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Film / The Painted Veil

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The Painted Veil is a 2006 American romantic drama film based on the 1925 novel of the same name by W. Somerset Maugham, directed by John Curran and starring Edward Norton and Naomi Watts.

Kitty Garstin (Watts) is a shallow socialite who decides to marry boring bacteriologist Dr. Walter Fane (Norton) when she finds that she's out of suitors and her mother pushes her to make the match. Walter's work takes him to Shanghai, and there Kitty settles into married life and embarks upon an affair with Charles Townsend (Liev Schreiber), the married British vice consul. After Walter discovers the affair he offers Kitty two options: divorce on the grounds of adultery, or she can go with him to a small village out in the country where a deadly cholera epidemic is in full swing. Realizing Charlie won't leave his wife for her, Kitty accompanies Walter to the village, where she is forced to confront her previous illusions about Walter and herself.


  • Adaptation Expansion: The movie adds a subplot where Kitty begins falling in love with Walter for real, with Walter gradually reciprocating. This doesn't happen in the novel, which is generally more about Kitty's internal Character Development; while she does come to see Walter's worth and regrets her actions, she cannot bring herself to love him as a man. Walter, meanwhile, remains consumed by bitterness throughout the novel though it is ambiguous whether he manages to finally forgive her on his deathbed.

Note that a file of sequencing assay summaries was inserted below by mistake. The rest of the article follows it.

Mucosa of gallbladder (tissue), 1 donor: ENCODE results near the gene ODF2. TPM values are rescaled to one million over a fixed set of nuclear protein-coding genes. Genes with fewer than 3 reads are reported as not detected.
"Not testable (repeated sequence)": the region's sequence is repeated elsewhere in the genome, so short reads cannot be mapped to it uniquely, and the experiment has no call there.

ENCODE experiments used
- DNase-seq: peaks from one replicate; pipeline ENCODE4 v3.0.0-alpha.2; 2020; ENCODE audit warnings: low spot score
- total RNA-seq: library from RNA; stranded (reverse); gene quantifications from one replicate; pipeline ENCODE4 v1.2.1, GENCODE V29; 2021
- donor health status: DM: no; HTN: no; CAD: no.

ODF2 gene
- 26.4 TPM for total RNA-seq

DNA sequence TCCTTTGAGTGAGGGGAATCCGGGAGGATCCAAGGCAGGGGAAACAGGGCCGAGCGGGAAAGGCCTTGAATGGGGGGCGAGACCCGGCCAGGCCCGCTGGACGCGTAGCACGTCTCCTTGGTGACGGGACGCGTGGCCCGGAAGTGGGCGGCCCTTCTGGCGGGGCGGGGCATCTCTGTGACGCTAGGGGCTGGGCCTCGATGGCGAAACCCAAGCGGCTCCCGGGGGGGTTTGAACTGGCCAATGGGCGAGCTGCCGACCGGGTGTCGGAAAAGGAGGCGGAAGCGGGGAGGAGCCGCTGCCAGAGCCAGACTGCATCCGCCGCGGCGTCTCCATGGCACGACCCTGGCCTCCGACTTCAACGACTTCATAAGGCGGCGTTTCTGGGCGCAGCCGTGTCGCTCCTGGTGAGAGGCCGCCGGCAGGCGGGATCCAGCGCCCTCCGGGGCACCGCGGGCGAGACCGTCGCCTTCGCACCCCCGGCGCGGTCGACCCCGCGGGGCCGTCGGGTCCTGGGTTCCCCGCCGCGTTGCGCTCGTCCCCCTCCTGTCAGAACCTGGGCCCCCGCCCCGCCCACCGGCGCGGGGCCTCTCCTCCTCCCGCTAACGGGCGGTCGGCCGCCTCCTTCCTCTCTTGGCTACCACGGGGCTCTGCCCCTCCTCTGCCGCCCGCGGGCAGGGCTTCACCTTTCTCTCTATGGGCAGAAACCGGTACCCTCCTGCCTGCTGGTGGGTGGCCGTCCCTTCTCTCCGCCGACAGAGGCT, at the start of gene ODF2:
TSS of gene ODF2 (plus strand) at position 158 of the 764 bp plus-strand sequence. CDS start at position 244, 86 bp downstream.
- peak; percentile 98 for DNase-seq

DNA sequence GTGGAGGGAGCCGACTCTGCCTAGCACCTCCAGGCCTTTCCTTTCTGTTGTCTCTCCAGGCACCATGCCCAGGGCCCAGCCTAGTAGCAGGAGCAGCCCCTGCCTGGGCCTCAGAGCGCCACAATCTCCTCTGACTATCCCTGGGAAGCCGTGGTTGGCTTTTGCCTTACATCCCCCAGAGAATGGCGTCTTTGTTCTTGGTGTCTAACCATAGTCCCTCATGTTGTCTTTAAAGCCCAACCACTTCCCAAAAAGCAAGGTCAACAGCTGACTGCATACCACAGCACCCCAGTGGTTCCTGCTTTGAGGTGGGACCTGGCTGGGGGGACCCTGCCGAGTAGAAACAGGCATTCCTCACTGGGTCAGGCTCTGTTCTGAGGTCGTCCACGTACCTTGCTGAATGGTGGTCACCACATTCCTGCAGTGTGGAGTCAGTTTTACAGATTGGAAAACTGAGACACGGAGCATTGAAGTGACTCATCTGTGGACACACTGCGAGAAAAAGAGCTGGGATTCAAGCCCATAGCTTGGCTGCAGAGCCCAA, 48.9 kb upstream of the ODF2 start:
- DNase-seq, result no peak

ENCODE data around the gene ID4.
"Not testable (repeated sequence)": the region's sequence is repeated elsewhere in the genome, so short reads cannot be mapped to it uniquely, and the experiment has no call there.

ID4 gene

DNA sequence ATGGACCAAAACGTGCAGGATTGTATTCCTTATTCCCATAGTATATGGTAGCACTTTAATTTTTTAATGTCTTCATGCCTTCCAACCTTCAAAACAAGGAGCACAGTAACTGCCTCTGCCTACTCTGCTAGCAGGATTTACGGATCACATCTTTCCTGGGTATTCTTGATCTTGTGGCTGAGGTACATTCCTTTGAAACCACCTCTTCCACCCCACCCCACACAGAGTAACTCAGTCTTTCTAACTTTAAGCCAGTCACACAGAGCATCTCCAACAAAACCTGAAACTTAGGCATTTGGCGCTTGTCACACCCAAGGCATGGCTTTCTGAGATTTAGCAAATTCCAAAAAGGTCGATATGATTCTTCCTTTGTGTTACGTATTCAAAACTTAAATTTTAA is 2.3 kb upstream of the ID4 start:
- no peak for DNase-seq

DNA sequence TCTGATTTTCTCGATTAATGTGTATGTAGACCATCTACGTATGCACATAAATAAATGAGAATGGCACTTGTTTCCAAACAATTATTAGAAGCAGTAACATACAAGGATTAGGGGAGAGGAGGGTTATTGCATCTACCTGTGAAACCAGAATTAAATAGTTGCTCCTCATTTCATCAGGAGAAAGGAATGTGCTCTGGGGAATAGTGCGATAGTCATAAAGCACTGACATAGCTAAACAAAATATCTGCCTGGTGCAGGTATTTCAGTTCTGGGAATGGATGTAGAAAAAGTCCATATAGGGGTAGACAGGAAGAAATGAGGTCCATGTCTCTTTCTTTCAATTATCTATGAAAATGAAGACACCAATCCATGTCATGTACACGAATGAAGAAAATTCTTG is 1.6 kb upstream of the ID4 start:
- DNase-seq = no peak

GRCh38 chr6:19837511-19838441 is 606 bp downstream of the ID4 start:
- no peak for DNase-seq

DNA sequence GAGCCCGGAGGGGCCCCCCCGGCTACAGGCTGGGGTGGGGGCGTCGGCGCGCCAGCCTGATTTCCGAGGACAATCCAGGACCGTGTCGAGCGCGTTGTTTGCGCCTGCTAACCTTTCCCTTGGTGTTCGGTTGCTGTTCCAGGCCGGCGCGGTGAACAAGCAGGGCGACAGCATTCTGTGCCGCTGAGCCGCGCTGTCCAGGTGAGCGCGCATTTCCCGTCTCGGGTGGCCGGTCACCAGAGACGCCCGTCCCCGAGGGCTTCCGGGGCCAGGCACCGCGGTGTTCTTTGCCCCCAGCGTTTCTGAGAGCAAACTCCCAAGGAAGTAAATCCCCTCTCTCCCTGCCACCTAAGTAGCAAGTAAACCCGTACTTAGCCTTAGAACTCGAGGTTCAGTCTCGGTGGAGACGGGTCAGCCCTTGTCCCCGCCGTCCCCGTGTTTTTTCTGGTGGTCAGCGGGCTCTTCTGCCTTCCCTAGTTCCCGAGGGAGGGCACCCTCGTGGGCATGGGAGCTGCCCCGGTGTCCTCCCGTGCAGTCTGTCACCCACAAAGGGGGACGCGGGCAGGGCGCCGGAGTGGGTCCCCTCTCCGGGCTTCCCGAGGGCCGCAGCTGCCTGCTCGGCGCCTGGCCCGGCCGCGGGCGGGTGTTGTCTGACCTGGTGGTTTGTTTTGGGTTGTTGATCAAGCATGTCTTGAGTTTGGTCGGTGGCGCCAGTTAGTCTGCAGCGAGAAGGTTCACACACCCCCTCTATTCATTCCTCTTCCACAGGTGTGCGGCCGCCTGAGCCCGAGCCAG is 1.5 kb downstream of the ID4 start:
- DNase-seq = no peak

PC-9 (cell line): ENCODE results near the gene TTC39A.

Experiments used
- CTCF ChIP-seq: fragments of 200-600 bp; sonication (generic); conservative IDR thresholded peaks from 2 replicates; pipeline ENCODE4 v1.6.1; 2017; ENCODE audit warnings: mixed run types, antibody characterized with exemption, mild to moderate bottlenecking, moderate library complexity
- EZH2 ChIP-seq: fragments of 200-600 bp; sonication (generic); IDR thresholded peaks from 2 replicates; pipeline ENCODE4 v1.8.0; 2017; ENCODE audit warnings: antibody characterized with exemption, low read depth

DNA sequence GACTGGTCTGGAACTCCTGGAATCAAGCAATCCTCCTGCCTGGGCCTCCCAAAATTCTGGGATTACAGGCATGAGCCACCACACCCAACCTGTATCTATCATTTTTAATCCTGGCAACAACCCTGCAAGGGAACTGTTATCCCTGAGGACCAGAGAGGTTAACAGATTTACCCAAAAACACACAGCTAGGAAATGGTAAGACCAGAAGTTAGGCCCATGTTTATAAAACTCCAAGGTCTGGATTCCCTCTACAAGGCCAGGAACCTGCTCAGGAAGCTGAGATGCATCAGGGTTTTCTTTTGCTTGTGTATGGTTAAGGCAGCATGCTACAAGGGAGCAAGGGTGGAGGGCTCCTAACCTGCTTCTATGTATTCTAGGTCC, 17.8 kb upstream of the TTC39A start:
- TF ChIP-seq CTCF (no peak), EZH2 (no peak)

• Adaptational Heroism: Walter Fine is more of a jerk in the original novel; while he is rightly upset and betrayed by his wife's infidelity, he is depicted as utterly consumed by bitterness and unable to forgive her despite her Character Development and clear efforts to atone, and while Kitty gradually comes to respect his better qualities she never really likes him, much less loves him. Furthermore, the novel suggests that Walter, in marrying someone he clearly didn't really know or understand, have some responsibility for the collapse of the marriage even if he was otherwise the wronged party. In the film, he gradually softens up as Kitty engages in Character Development and comes to forgive her, and they fall in love for real. He's also generally depicted as a lot more humane and caring, whereas in the book his approach to the cholera epidemic is more cold and analytical.
  • Adaptation Relationship Overhaul: The main couple, unexpectedly so. In the original novel Kitty does regret her previous shallowness but never comes to love Walter romantically. Also Walter in the novel is definitely less likable.
  • All Girls Want Bad Boys: Kitty is much more attracted to shameless flirt and womanizer Charlie than her devoted husband. Gradually subverted in the film, where she gradually falls in love with Walter the more she learns her true character, and comes to regard Charlie as contempt. Played with in the original novel; there, she comes to respect and admire her husband but cannot love him, and though she later succumbs to Charlie's advances again towards the end she is thoroughly disgusted with both herself for doing so and him for their shared superficiality.
  • Altar the Speed: Walter wants to marry before he returns to Shanghai, even though he and Kitty barely know each other.
  • The Atoner: Kitty gradually becomes motivated to make amends for her betrayal of Walter on realising both her own superficiality and his better qualities that she had been blind to. The novel plays this with as bit more complexity, as Kitty nevertheless continues to improve herself even after realising that Walter will never forgive her, but more for the satisfaction of her own self-improvement and discovering meaning in her own life than for his sake.